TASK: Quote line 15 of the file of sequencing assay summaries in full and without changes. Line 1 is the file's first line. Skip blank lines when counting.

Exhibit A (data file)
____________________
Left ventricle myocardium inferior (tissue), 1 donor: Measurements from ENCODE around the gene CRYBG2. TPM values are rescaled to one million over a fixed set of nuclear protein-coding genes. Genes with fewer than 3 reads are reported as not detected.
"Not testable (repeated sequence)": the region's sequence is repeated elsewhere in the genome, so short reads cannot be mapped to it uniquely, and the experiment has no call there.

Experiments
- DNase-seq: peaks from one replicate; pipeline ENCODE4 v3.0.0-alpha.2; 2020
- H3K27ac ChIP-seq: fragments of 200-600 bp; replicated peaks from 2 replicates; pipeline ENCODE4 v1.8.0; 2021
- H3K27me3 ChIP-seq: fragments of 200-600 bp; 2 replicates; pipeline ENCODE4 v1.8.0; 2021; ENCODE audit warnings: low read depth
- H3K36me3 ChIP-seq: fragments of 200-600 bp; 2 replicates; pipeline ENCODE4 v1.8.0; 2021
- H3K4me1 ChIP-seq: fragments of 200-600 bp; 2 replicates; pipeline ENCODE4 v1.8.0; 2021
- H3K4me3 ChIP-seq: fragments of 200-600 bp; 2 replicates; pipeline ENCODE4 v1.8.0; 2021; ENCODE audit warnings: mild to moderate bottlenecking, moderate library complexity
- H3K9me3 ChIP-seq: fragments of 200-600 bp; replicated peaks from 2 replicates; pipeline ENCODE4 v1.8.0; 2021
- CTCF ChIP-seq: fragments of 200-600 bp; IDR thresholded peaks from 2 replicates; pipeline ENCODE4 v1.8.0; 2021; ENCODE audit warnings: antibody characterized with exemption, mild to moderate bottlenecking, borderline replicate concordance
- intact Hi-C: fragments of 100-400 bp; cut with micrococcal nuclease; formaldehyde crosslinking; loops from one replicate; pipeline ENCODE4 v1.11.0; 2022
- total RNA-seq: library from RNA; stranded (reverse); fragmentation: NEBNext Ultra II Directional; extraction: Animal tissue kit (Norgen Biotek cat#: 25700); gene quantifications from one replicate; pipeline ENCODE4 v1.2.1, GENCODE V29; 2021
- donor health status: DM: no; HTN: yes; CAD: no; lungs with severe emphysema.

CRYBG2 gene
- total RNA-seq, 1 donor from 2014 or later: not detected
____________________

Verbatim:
CRYBG2 gene